Discussing the Soviet Union, which was among the most harshly criticized countries in the report, the Department pointed to "continuing restrictions placed on emigration leading to the reduction of Jewish emigration by more than half" in 1980 compared with 1979.
It noted "such human rights activists as Ida Nudel and Vladimir Slepak remain in exile" and the "detention" of Moscow monitoring group member Anatoly Shcharansky who is in a Siberian prison camp. Under the heading of "arbitrary arrest and imprisonment," the report referred to Yuri Fedorov, Oleski Mrzehnko and Yosif Mendelevich, and the remaining imprisoned members of the group convicted in Leningrad in 1970 for trying to seize an empty airline on the ground and fly out of the USSR.
Noting Soviet law "prohibits religious believers" from providing religious training to children, the report said: "There have been continuing reports of anti-Semitism as reflected in discrimination against Jews in access to higher education and the professions. Officially condoned, published attacks on Zionism, which appear only thinly to veil anti-Semitic feelings, also have aroused concern. Jews have been subjected to imprisonment for teaching Hebrew."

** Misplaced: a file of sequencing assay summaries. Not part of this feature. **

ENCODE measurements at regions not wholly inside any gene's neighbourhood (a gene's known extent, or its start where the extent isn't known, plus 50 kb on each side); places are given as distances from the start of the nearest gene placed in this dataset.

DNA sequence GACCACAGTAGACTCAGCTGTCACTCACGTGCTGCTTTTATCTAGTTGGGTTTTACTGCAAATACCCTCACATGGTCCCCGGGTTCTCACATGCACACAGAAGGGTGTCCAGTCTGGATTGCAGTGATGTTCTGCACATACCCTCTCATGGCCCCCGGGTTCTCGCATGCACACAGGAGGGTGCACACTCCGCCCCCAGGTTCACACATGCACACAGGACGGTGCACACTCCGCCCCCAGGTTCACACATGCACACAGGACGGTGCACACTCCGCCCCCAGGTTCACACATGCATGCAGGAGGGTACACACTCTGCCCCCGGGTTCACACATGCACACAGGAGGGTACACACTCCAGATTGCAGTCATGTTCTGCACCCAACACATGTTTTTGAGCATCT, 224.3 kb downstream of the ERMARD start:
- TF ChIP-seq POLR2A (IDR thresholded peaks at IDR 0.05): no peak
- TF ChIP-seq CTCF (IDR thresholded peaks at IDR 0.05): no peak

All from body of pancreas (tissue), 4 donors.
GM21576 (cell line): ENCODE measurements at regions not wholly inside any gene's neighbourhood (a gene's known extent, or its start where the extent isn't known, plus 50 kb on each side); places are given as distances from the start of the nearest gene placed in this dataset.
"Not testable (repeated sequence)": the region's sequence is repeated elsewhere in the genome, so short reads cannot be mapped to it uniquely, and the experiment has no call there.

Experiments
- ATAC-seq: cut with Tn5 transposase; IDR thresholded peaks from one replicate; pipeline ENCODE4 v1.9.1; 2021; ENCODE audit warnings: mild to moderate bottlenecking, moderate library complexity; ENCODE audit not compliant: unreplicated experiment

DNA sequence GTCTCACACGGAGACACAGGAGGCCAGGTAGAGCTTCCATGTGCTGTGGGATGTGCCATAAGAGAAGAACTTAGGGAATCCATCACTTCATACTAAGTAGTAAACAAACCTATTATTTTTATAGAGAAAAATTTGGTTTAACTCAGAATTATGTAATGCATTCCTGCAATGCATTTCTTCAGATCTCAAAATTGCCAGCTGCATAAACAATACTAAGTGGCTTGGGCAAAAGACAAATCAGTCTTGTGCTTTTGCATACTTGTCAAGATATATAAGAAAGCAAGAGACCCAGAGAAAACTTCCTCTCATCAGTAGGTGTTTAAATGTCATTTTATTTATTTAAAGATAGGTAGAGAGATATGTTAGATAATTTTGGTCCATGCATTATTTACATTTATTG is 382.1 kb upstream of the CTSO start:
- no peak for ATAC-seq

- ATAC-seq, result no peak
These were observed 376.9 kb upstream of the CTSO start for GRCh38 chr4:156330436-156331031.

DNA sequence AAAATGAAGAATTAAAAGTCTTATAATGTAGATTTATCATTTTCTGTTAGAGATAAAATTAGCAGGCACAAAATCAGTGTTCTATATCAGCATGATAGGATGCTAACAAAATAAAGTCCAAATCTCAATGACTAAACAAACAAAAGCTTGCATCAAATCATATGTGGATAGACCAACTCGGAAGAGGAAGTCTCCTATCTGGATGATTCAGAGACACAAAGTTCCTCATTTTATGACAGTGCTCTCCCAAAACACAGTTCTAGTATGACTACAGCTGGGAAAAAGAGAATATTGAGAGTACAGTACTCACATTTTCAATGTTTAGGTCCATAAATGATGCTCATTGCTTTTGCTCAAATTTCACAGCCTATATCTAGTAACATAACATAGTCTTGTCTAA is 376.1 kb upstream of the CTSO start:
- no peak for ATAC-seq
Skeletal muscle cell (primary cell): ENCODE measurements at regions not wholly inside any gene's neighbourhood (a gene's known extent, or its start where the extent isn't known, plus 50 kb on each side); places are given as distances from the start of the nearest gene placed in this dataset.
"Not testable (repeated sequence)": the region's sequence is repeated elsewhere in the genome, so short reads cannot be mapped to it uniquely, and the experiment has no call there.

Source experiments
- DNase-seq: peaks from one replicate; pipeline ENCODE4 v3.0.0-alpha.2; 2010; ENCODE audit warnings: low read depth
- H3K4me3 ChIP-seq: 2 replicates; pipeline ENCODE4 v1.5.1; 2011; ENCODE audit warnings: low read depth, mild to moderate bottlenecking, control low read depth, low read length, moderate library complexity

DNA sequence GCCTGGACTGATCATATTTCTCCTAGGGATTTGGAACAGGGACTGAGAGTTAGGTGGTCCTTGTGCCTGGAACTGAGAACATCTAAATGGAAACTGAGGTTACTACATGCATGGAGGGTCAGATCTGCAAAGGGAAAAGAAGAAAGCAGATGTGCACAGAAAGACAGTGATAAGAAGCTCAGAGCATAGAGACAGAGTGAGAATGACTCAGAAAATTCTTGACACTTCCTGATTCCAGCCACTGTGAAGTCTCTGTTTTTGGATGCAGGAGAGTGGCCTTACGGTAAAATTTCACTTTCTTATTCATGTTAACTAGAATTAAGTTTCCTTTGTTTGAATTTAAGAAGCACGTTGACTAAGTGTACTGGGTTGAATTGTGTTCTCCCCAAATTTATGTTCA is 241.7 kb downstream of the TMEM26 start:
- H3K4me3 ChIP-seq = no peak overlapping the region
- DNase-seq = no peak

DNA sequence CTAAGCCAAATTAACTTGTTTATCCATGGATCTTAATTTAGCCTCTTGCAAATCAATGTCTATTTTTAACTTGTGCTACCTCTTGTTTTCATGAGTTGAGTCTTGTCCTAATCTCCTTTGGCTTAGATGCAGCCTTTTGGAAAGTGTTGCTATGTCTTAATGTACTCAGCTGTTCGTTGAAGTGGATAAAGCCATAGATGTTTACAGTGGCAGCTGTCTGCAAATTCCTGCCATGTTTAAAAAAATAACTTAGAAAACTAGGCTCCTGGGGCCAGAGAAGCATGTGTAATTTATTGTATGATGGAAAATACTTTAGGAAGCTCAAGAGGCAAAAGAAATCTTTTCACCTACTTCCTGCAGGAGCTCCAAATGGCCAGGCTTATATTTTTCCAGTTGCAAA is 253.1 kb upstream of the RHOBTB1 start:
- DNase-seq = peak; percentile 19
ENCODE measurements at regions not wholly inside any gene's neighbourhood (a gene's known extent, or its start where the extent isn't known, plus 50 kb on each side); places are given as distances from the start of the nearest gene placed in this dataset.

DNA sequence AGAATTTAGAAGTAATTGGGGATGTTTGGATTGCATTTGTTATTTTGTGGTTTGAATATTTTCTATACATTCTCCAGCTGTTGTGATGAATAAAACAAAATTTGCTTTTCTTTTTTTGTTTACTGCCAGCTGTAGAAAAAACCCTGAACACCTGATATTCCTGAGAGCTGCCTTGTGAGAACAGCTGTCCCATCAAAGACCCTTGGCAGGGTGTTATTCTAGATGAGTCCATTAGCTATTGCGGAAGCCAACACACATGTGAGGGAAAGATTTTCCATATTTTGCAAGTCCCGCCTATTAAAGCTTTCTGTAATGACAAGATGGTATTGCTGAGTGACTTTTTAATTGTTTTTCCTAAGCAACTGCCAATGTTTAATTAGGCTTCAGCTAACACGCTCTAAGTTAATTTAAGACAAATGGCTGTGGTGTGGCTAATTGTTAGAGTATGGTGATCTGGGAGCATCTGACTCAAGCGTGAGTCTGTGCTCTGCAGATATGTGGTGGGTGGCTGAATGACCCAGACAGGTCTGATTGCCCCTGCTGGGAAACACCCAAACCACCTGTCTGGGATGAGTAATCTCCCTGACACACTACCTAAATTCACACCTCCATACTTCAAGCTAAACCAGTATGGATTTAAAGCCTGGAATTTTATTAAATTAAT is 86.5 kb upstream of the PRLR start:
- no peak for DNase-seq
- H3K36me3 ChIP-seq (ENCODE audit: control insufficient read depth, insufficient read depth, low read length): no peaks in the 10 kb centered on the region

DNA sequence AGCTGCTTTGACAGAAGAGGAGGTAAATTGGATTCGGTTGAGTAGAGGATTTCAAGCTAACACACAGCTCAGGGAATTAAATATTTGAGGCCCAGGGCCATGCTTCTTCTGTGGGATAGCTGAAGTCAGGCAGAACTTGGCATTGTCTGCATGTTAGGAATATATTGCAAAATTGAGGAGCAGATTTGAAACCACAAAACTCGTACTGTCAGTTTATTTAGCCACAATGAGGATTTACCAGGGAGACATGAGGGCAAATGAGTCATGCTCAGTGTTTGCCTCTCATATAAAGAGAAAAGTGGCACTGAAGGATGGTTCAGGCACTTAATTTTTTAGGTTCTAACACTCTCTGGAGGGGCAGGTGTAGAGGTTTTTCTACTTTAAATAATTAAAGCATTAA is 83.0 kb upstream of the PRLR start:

The report noted "application procedures for emigration are cumbersome and expensive" although the cost of an emigration passport to a "capitalist country" has been cut from 400 Rubles to 200 (about $310), those going to Israel pay 500 Rubles ($775) down from 800 Rubles in 1976.
"A delay is often used against potential emigrants," the report said. "Many Soviet Jews have waited unsuccessfully more than eight years for permission to leave" and "because in most cases those who apply to emigrate lose their jobs, they are exposed to the danger of being prosecuted as ‘parasites’."
Noting 21,000 Jews were allowed to emigrate in 1980 compared with 51,000, a record in 1979, the report said: "According to Jewish sources in the Soviet Union, the drop may be explained by the deterioration in East-West relations and Soviet fears of a Jewish ‘braindrain.’ Jewish sources estimate that there are still over 200,000 Jews holding letters of invitations from Israel, which are needed to apply to emigrate."